Berkeley’s Juneteenth Festival celebrates historic African American day, reflects South Berkeley’s cultural diversity

Daniel Kim/Senior Staff

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On September 22, 1862, Abraham Lincoln issued an executive order for the abolition of slavery through the Emancipation Proclamation. Although this was not an official law passed by Congress, the decree was an exacting and official declaration of the changing times and ways of thinking — one that is regarded as a defining moment for African Americans seeking liberation and autonomy.

Juneteenth commemorates the day news of the Emancipation Proclamation reached Galveston, Texas, on June 19, 1865, but the Berkeley Juneteenth Festival’s purpose transcends this monumental historic day.

“It’s about inspiring every culture and enlightenment,” said Charles K. Rogers, a festival vendor at the Creative Works stand, which he has operated for twenty years.

The Juneteenth Festival, which occupied the five-block Alcatraz-Adeline corridor, is recognized as “the brain child of RD Bonds, Bradley Walters, and Sam Dyke,” and organized by Berkeley Juneteenth Cultural Celebrations. The streets were lined with small businesses, entertainment and cuisine, as hundreds of community members gathered in order to celebrate the important African American event, which coincides with African-American Music Appreciation Month.

The visitors to the festival were a poignant reflection of South Berkeley’s diverse demographic. People from all walks of life wandered the Adeline corridor, bobbing their heads to the music, all while enjoying ribs from CJ’s Barbecue & Fish.  

Despite the sweltering heat of the day, festival attendees could not be discouraged from dancing. One stage hosted various DJs playing classics like “Cupid Shuffle,” while another stage at the other end of the street featured a wide range of up-and-coming artists, whose styles traversed a broad selection of genres ranging from hip hop to jazz.

Neither did the shops fail to capture the attention of passersby. Ornate tapestries and traditional African clothing decorated the entire block — in one corner, vendor Musa Kora tended his African Imports shop, which was populated by large beads and masks hailing from Mali, Senegal, Nigeria and Ghana, and which, according to Kora, “protect you from negative energy.”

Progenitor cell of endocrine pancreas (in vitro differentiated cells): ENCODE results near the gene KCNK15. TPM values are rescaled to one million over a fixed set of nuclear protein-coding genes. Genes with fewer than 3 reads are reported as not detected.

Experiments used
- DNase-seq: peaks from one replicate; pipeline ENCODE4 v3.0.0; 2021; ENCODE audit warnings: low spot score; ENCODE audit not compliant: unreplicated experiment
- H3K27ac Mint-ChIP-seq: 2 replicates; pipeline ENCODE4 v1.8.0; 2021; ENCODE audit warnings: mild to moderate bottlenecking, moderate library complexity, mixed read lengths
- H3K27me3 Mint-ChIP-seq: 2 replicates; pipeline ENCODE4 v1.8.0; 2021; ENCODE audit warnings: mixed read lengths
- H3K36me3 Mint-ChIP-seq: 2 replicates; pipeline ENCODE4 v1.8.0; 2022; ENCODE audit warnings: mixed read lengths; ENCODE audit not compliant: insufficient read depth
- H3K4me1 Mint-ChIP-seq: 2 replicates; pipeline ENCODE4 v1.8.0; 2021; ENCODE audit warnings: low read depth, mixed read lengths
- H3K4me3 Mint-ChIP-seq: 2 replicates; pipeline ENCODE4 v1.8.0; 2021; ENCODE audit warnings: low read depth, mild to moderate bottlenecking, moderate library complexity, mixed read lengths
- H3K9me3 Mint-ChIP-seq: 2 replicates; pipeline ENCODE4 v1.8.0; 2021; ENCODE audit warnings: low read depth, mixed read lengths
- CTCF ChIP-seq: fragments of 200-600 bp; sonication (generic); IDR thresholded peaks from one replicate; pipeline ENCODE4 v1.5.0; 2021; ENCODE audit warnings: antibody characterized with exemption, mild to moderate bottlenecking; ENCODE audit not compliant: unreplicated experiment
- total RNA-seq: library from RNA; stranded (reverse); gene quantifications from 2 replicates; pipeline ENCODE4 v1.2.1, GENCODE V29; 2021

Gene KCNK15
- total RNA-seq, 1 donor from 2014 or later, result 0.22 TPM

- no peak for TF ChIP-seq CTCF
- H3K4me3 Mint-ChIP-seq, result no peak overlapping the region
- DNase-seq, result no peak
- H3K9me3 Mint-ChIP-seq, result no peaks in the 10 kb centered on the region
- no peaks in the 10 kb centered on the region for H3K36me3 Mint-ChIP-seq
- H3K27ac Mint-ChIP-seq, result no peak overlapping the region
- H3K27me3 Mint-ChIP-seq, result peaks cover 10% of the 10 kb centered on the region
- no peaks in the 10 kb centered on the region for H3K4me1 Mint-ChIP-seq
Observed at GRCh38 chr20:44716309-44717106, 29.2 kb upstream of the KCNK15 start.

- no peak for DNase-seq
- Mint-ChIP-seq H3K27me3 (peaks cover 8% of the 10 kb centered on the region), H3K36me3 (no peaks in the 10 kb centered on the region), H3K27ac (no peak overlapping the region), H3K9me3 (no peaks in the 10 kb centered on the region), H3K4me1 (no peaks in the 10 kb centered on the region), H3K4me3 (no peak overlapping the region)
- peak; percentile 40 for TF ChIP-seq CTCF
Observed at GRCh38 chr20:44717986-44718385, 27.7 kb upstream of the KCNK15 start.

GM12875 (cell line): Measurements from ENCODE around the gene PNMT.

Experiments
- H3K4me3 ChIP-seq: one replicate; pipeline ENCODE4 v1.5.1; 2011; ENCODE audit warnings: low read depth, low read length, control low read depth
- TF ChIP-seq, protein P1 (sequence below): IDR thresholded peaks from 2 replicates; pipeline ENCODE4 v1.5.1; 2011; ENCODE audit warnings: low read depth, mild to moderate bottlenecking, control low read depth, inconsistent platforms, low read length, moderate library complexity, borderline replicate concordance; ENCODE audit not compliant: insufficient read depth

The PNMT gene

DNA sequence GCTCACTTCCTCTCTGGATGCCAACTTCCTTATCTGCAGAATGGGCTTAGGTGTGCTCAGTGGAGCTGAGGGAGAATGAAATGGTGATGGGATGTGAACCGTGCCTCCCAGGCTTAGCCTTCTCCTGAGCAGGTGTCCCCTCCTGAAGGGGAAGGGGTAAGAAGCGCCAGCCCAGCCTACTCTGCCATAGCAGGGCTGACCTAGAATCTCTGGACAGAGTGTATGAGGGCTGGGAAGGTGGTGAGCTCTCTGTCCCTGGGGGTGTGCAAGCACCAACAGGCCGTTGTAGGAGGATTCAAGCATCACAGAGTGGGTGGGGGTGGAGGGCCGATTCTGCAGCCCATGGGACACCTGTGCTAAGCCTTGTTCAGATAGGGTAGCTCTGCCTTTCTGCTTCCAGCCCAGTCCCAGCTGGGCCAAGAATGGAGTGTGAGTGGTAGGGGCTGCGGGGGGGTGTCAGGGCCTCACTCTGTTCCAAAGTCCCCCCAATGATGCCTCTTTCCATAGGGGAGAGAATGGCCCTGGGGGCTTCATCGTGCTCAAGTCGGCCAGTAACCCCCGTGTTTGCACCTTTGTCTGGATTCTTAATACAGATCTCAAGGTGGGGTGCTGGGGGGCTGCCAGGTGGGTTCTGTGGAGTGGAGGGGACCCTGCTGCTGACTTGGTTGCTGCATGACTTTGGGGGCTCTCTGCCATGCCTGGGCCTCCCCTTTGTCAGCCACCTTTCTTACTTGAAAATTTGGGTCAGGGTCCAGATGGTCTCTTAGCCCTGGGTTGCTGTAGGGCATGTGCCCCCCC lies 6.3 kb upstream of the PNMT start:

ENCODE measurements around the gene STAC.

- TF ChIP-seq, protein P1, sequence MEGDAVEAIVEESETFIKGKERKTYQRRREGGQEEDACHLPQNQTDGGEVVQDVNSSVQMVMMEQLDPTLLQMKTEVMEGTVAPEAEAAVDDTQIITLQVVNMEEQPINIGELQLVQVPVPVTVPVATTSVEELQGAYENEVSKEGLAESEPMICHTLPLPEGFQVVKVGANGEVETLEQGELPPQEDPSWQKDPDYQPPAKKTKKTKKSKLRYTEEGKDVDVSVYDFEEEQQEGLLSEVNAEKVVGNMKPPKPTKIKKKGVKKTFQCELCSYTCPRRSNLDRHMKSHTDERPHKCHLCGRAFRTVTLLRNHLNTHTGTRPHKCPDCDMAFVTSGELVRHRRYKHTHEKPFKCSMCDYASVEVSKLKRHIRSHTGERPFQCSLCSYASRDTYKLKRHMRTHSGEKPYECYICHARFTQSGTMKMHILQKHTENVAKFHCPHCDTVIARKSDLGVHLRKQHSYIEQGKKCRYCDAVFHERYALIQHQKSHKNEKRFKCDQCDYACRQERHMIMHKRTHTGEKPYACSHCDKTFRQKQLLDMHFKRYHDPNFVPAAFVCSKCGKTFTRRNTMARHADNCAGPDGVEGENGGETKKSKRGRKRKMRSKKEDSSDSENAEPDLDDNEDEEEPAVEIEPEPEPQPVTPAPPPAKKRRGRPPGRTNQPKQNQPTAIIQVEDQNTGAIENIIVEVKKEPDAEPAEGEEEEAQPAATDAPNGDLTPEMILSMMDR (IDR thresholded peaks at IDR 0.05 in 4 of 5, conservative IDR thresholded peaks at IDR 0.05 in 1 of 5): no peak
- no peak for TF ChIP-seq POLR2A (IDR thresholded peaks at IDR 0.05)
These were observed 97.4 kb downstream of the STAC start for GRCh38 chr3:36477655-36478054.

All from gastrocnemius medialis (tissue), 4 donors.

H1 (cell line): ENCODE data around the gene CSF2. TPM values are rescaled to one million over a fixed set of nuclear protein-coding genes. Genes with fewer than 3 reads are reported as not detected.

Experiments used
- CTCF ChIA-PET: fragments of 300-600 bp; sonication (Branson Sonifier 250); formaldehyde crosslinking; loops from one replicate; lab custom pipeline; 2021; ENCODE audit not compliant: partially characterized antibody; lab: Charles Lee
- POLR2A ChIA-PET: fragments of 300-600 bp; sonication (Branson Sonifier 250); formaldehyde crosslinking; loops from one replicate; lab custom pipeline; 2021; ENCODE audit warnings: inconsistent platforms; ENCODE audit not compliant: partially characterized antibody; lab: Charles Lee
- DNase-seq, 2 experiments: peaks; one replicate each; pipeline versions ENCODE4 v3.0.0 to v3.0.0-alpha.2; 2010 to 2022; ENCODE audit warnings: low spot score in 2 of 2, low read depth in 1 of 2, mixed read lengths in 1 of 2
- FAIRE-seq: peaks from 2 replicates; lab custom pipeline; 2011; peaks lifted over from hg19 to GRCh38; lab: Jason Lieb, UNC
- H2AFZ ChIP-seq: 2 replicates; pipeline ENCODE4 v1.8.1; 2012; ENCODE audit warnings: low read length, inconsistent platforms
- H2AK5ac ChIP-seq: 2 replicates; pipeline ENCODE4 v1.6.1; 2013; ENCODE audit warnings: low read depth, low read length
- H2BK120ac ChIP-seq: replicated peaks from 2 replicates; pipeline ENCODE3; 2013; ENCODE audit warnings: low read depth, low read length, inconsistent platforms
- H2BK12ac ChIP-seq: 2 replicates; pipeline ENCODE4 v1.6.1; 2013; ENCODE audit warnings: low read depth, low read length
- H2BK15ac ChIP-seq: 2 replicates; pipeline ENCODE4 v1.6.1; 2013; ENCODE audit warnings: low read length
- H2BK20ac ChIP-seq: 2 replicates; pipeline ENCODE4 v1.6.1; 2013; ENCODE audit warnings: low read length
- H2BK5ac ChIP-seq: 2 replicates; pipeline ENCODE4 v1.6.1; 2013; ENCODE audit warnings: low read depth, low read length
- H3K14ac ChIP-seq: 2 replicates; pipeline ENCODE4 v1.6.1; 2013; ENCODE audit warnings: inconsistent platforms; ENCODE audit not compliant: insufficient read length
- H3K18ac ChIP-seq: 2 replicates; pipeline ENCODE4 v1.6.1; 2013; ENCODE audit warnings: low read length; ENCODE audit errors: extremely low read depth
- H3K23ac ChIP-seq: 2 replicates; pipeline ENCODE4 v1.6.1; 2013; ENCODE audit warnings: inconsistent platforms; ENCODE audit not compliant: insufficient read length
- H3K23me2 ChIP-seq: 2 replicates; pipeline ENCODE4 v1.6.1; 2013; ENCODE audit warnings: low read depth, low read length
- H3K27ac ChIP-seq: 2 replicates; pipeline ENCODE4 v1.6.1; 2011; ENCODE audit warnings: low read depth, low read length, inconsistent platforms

Like Kora, each vendor had their own purpose that motivated them to share their business with Berkeley. For Charles Rogers, this purpose was to inspire and teach the next generation through his art, the same way his art teachers did for him when he was in fourth grade.

“They noticed I had a gift. They brought me before the class to show off my artwork,” Rogers explained. “I was inspired after that; I want to inspire the next kid like those teachers inspired me.”

Rogers’ story speaks to one of the festival’s most important qualities, one that a larger commercial festival could never replicate — a special type of intimacy, characterized by personal stories and passions.

This intimacy extended to the artists on the RD Bonds Main Stage, who paid homages to their experiences as African Americans and to the musicians that inspired them. Shavon Moore, an aspiring singer, performed original music that incorporated R&B and jazz, citing esteemed jazz saxophonist Wayne Shorter as one of her biggest influences. In between songs, she took every opportunity to converse with the audience, establishing a rapport that was at once both charming and modest. Within the humble-sized crowd, you could spot Moore’s biggest supporter: her mother, proudly dancing along and recording her daughter’s performance.

Music was not limited to the two stages. Impromptu performances were held on the street; one man with a large damaru slung over his shoulder even brought his own microphone and portable speaker. His one-man show would eventually morph into a band, as another bystander joined in to sing and clap along with him in an endearing display of solidarity reached through music.

This moment was, in a way, representative of the festival’s core values. With an unbeatable combination of food and entertainment, the Berkeley Juneteenth Festival spoke the universal language of pleasure, uniting people of all backgrounds in celebration of African American empowerment and freedom.

Contact Lloyd Lee at [email protected].